Daily sentiment can change on a “Susan B. Anthony.” For instance, in the time that Prime Minister Mario Monti has held the reins of control in Italy, global markets have felt better about the prospect of the European Union holding itself together. At the start of Monday’s trading, in fact, stock assets around the world surged higher on the likelihood that the current power structure would remain. Yet stocks quickly reversed direction when news reports showed that Silvio Belusconi might potentially return to his former glory, as his party appeared to be winning a majority of votes for Senate positions.
Why should the Italian elections hold so much sway? Changes in leadership for the euro zone’s third largest economy could roil the recent support for the country’s reforms. Without the support of nations like Germany, Austria, Sweden and the Netherlands, the “PIGS” (Portugal, Italy, Greece, Spain) could find themselves back in the the throes of a sovereign debt meltdown; the euro zone’s stability might be at stake.
Nevertheless, it may be more constructive for a longer-term thinker to examine buying opportunities for the next significant pullback. Here are three possibilities for a forward-minded ETF enthusiast.
1. Pharmaceutical ETFs. By 2015, China will become the second-largest market for pharmaceuticals in the world. In order for the big drug companies to continue paying big dividends — figuratively and literally — the health sub-sector must expand its reach into emerging markets.
Fortunately, Pfizer and Merck are actively pursuing international relationships. Both already have existing joint ventures in China. Moreover, both are seeking additional alliances with an understanding that it is better to join local companies to benefit from synergies rather than compete on foreign soil.
Both iShares DJ Pharmaceuticals (IHE) as well as Powershares Dynamic Pharmaceuticals (PJP) contain Pfizer and Merck in their respective top 10 holdings. Both exchange-traded trackers maintain solid technical uptrends. Consider entering at a price near the 50-day moving average.
2. Timber ETFs. So much attention has been paid to homebuilders that many investors overlook the materials involved in remodeling, renovation as well as exporting. Specifically, lumber prices themselves are rapidly rising due to domestic demand as well as demand from China Â In fact, framing lumber prices have reached 2005 peaks.
The trouble with getting into exchange-traded funds that track indexes of lumber corporations? Both the Guggenheim Timber ETF (CUT) and the iShares S&P Global Timber/Forestry (WOOD) have largely “priced in” recent real estate recovery trends; each is more than 15% above a 200-day moving average and each would be more attractive on general pressure in the equity markets.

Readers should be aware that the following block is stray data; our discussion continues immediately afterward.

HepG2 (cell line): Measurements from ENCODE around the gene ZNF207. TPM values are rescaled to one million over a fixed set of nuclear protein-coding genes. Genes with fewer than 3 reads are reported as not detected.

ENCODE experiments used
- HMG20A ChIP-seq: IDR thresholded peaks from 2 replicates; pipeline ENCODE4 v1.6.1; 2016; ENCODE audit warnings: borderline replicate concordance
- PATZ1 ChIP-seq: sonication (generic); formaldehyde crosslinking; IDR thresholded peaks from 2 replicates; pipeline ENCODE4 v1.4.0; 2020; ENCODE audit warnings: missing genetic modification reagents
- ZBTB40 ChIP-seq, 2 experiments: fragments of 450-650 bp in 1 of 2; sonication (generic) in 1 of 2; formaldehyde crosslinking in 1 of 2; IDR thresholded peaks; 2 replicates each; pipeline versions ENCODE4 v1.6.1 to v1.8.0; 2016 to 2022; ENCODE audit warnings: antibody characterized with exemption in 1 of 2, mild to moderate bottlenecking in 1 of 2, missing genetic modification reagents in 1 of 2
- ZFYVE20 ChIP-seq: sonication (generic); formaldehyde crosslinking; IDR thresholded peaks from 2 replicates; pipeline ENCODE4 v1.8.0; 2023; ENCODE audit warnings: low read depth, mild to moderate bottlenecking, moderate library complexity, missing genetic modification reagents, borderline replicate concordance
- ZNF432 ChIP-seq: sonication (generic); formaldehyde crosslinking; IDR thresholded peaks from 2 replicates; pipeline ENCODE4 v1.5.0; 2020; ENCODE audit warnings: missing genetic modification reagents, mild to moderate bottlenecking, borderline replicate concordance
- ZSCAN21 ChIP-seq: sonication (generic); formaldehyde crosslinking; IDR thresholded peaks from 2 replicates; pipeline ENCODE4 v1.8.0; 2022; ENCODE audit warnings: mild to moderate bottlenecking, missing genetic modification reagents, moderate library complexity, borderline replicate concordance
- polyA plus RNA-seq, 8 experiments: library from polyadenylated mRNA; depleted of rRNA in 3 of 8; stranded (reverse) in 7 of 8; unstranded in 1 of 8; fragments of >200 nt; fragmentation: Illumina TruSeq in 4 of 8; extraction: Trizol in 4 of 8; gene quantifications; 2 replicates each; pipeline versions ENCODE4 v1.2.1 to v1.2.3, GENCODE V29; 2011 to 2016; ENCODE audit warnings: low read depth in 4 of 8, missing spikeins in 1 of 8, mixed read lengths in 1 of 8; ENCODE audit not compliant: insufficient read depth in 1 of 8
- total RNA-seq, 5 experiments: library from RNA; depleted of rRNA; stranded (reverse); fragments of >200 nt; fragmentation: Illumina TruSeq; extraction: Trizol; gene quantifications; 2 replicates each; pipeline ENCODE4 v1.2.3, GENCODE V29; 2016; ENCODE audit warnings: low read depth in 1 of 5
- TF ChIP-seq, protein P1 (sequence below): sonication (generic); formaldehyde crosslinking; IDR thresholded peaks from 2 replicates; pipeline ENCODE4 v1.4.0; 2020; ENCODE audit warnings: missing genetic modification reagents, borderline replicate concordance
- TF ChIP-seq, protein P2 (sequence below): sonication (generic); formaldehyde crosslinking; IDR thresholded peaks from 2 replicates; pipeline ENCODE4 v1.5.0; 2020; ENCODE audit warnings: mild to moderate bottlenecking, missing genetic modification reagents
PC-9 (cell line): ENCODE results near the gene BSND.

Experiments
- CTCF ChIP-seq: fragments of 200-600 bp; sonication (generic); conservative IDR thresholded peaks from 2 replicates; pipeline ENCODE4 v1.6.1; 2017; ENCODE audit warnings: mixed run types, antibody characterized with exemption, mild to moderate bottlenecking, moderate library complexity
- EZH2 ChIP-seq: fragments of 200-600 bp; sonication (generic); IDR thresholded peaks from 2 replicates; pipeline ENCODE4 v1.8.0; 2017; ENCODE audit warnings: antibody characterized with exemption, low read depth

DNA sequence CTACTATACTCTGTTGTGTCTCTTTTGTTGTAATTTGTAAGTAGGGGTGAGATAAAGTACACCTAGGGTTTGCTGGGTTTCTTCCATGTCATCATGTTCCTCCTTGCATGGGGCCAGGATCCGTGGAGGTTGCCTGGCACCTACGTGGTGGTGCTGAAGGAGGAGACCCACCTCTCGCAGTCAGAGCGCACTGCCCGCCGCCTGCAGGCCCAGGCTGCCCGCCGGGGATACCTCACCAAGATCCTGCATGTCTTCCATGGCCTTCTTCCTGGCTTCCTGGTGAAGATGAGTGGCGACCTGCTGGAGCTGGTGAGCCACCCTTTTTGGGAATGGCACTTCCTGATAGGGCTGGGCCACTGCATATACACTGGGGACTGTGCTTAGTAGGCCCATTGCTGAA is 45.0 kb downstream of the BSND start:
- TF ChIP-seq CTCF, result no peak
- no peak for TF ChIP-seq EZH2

Form a macro-economic picture, though, increased demand for lumber is likely to remain intact. It follows that I might look to enter the position on a 10% retracement or a pull back to the 200-day. (Note: You may have to be of a similar mindset… that China is “in turnaround” and that the U.S. Fed’s policy to depress interest rates will keep lumber prices high for a few years to come.)
3. Auto ETF. Homes are not the only big-ticket items that have rocketed on the backs of low interest rates. Cars are another potent consumer durable that have seen their makers profit handsomely. In fact, January vehicle sales were nearly 10% greater than a year prior and deliveries to fewer outlets are expected to rise for the fourth consecutive year.
In the same vein as Timber ETFs, First Trust Global Auto (CARZ) has packed on super-sized gains over the last 3 months. Perhaps unfortunately, it remains roughly 15% above its 200-day trendline.
If the exchange-traded auto tracker intrigues you, you might benefit from a double-digit percentage correction in the asset. The process appears to have gotten underway, as CARZ is resting near its 50-day support. Still, you’d be wise to wait for additional profit-taking before taking a long position.
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